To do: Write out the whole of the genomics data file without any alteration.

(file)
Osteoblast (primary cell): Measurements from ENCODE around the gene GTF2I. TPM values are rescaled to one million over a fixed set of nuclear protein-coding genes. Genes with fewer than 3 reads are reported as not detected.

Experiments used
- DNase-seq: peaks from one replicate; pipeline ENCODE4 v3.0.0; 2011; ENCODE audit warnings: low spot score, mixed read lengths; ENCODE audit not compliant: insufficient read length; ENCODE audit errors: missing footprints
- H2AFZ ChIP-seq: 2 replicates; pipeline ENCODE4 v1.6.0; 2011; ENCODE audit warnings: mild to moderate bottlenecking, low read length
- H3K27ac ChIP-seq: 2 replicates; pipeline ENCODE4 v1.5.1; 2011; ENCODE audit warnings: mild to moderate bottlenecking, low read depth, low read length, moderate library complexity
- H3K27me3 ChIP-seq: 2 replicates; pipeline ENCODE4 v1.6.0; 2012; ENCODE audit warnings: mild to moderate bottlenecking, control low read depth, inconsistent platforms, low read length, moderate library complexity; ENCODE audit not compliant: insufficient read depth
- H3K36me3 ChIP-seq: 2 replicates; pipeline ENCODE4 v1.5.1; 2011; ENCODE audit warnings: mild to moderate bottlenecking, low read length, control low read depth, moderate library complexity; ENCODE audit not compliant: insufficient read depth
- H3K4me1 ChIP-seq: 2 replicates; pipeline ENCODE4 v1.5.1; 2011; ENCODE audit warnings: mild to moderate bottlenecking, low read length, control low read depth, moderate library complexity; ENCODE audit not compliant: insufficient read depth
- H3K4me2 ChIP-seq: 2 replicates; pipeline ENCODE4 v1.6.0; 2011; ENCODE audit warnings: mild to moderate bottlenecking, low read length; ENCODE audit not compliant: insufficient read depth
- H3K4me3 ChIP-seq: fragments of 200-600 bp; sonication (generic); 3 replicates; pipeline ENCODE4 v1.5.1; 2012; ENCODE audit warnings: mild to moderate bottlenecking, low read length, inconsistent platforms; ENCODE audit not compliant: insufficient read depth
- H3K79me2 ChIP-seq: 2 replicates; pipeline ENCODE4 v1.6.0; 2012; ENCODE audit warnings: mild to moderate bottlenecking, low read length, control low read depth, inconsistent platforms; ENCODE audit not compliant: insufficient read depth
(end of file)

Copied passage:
Osteoblast (primary cell): Measurements from ENCODE around the gene GTF2I. TPM values are rescaled to one million over a fixed set of nuclear protein-coding genes. Genes with fewer than 3 reads are reported as not detected.

Experiments used
- DNase-seq: peaks from one replicate; pipeline ENCODE4 v3.0.0; 2011; ENCODE audit warnings: low spot score, mixed read lengths; ENCODE audit not compliant: insufficient read length; ENCODE audit errors: missing footprints
- H2AFZ ChIP-seq: 2 replicates; pipeline ENCODE4 v1.6.0; 2011; ENCODE audit warnings: mild to moderate bottlenecking, low read length
- H3K27ac ChIP-seq: 2 replicates; pipeline ENCODE4 v1.5.1; 2011; ENCODE audit warnings: mild to moderate bottlenecking, low read depth, low read length, moderate library complexity
- H3K27me3 ChIP-seq: 2 replicates; pipeline ENCODE4 v1.6.0; 2012; ENCODE audit warnings: mild to moderate bottlenecking, control low read depth, inconsistent platforms, low read length, moderate library complexity; ENCODE audit not compliant: insufficient read depth
- H3K36me3 ChIP-seq: 2 replicates; pipeline ENCODE4 v1.5.1; 2011; ENCODE audit warnings: mild to moderate bottlenecking, low read length, control low read depth, moderate library complexity; ENCODE audit not compliant: insufficient read depth
- H3K4me1 ChIP-seq: 2 replicates; pipeline ENCODE4 v1.5.1; 2011; ENCODE audit warnings: mild to moderate bottlenecking, low read length, control low read depth, moderate library complexity; ENCODE audit not compliant: insufficient read depth
- H3K4me2 ChIP-seq: 2 replicates; pipeline ENCODE4 v1.6.0; 2011; ENCODE audit warnings: mild to moderate bottlenecking, low read length; ENCODE audit not compliant: insufficient read depth
- H3K4me3 ChIP-seq: fragments of 200-600 bp; sonication (generic); 3 replicates; pipeline ENCODE4 v1.5.1; 2012; ENCODE audit warnings: mild to moderate bottlenecking, low read length, inconsistent platforms; ENCODE audit not compliant: insufficient read depth
- H3K79me2 ChIP-seq: 2 replicates; pipeline ENCODE4 v1.6.0; 2012; ENCODE audit warnings: mild to moderate bottlenecking, low read length, control low read depth, inconsistent platforms; ENCODE audit not compliant: insufficient read depth